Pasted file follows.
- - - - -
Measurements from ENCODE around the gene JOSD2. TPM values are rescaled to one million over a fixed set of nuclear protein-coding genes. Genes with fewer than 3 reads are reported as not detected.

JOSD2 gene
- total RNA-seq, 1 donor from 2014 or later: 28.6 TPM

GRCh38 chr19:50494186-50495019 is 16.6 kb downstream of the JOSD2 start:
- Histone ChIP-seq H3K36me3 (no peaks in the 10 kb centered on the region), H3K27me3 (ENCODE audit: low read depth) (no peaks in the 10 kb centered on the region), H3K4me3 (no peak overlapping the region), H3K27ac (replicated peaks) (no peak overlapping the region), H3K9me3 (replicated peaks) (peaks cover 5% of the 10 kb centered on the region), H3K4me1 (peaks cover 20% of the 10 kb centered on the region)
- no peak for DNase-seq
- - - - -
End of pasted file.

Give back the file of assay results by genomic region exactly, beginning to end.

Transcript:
Measurements from ENCODE around the gene JOSD2. TPM values are rescaled to one million over a fixed set of nuclear protein-coding genes. Genes with fewer than 3 reads are reported as not detected.

JOSD2 gene
- total RNA-seq, 1 donor from 2014 or later: 28.6 TPM

GRCh38 chr19:50494186-50495019 is 16.6 kb downstream of the JOSD2 start:
- Histone ChIP-seq H3K36me3 (no peaks in the 10 kb centered on the region), H3K27me3 (ENCODE audit: low read depth) (no peaks in the 10 kb centered on the region), H3K4me3 (no peak overlapping the region), H3K27ac (replicated peaks) (no peak overlapping the region), H3K9me3 (replicated peaks) (peaks cover 5% of the 10 kb centered on the region), H3K4me1 (peaks cover 20% of the 10 kb centered on the region)
- no peak for DNase-seq